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originally posted by: Raggedyman
originally posted by: Akragon
a reply to: Raggedyman
Don't ya hate when things are stupid...
There there, you hate my faith and I think yours is silly, do we want to do this again?
There are some very stupid saying in the book of Thomas
It was left out because Many scholars didn’t think it was valid
It’s also not a gospel, just a collection of quotes
That’s not just my opinion
Go have a cookie
Internal evidence confirms the clear division made between the inspired and the spurious works. The apocryphal writings are much inferior and often fanciful and childish. They are frequently inaccurate. Note the following statements by scholars on these noncanonical books:
“There is no question of any one’s having excluded them from the New Testament: they have done that for themselves.”—M. R. James, The Apocryphal New Testament, p. xii.
“We have only to compare our New Testament books as a whole with other literature of the kind to realise how wide is the gulf which separates them from it. The uncanonical gospels, it is often said, are in reality the best evidence for the canonical.”—G. Milligan, The New Testament Documents, p. 228.
“Much of the Gospel of Thomas is plainly later and untrustworthy tradition . . . of no use for determining what Jesus said and did.”—F. V. Filson, The Biblical Archaeologist, 1961, p. 18.
“There is no known extra-cononical Gospel material which is not (when it can be tested at all) in some way subject to suspicion for its genuineness or orthodoxy.”—C. F. D. Moule, The Birth of the New Testament, p. 192.
“It cannot be said of a single writing preserved to us from the early period of the Church outside the New Testament that it could properly be added today to the Canon.”—K. Aland, The Problem of the New Testament Canon, p. 24.
“They have become a tremendous success. They have inspired films that cost millions . . . and best sellers . . . Christian sects have adopted them. They have given rise to religions and conspiratorial theories.”—SUPER INTERESSANTE, A BRAZILIAN NEWS MAGAZINE.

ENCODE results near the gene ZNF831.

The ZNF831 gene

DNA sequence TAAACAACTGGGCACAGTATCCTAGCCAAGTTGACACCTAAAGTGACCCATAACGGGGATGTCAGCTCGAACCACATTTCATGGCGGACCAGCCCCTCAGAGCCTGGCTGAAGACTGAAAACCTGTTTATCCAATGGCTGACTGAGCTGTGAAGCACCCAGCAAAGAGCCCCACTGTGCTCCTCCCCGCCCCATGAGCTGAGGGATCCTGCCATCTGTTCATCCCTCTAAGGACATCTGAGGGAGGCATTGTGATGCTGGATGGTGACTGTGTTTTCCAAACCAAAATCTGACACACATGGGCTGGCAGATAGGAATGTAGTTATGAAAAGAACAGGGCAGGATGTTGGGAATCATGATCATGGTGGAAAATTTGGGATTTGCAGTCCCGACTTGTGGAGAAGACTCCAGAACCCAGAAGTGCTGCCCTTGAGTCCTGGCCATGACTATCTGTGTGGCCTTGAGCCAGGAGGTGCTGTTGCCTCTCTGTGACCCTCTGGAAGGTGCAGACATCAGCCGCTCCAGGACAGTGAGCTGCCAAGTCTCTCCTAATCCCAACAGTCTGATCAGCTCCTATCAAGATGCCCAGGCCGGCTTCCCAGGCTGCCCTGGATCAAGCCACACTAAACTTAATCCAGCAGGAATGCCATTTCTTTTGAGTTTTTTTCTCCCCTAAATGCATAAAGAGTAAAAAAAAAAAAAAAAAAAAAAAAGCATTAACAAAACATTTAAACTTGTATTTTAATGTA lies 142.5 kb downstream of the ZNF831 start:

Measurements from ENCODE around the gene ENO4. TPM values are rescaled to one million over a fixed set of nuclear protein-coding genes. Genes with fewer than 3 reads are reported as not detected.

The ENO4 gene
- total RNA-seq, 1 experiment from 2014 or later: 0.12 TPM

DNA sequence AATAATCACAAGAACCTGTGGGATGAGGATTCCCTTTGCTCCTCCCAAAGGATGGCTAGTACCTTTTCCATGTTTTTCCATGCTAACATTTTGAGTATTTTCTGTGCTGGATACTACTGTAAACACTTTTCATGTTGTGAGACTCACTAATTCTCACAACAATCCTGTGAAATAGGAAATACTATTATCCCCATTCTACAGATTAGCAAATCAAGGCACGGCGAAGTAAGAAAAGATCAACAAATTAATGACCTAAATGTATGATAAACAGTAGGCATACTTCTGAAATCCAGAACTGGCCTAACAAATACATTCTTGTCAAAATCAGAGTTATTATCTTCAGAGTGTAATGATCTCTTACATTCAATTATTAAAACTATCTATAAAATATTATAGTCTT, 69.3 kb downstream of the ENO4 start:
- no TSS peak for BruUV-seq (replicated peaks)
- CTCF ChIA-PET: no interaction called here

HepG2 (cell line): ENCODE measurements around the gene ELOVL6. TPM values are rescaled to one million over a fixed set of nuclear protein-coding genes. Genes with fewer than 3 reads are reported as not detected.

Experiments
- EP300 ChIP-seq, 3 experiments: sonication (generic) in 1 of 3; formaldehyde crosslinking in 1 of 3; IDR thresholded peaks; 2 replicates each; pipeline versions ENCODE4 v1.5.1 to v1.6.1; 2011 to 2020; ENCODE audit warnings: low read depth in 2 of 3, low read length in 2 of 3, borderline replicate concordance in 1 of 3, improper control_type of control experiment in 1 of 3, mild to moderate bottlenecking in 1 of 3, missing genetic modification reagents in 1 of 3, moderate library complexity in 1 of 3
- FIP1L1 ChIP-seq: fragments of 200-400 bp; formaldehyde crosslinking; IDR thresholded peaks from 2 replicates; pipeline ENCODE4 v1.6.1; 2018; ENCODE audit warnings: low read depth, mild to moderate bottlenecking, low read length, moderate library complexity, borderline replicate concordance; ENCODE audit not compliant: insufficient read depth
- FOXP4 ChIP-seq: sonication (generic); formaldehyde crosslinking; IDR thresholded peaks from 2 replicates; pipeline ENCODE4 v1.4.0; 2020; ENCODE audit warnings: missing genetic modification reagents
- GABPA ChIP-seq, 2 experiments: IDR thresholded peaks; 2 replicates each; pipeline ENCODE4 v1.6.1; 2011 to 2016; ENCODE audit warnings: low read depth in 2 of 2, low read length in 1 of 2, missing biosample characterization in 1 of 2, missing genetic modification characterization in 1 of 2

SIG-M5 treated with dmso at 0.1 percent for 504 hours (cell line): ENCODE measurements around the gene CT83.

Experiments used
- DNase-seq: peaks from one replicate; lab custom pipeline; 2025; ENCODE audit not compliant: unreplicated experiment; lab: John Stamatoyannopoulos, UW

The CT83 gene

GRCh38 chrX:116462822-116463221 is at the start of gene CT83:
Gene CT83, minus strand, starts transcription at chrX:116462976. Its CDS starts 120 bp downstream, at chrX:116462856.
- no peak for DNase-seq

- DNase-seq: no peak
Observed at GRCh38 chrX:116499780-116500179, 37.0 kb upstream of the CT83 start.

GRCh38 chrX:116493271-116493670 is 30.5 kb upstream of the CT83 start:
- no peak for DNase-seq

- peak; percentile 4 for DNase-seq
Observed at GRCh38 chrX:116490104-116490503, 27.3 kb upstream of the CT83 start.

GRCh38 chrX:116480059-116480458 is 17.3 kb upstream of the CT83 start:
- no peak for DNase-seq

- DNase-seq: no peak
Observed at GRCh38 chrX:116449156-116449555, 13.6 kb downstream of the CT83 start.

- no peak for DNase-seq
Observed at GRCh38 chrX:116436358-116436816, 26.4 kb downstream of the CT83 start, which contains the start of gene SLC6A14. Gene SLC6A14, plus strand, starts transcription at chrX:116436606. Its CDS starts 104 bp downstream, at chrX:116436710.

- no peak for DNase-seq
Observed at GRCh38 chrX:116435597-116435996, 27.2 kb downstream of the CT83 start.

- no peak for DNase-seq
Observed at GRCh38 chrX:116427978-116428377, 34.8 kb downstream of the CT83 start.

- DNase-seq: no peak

WHAT was all the excitement about? The magazine was commenting on the recent popular interest and activities centered on a collection of pseudo gospels, epistles, and apocalypses discovered in the mid-20th century in Nag Hammadi and elsewhere in Egypt. These and other documents of this type have generally been referred to as Gnostic or Apocryphal writings. *
Was There a Conspiracy?
In an age when people generally are cynical about the Bible and orthodox religions, the Gnostic or Apocryphal writings seem to have struck a responsive chord. These writings have had a great influence on the way many view the teachings of Jesus Christ and Christianity itself. As one magazine stated: “The Gospel of Thomas and other apocryphal [works] speak to the heart of a group of people that continues to grow in modern times: those who are eager for spirituality but distrust religion.” It has been calculated that in Brazil alone “there are at least 30 groups whose beliefs are based on the Apocrypha.”
The discovery of these documents has popularized the theory that in the fourth century C.E., the Catholic Church conspired to cover up the truth about Jesus, that some accounts of his life presented in the Apocryphal writings were suppressed, and that the four Gospels found in modern Bibles were altered. Elaine Pagels, professor of religion, put it this way: “We now begin to see that what we call Christianity—and what we identify as Christian tradition—actually represents only a small selection of specific sources, chosen from among dozens of others.”
In the opinion of scholars like Pagels, the Bible is not the only source of Christian faith; there are other sources, such as the Apocryphal writings. For example, a BBC program entitled Bible Mysteries, “The Real Mary Magdalene” observed that the Apocryphal writings present Mary Magdalene as “a teacher and spiritual guide to the other disciples. She’s not just a disciple; she’s the apostle to the apostles.” ...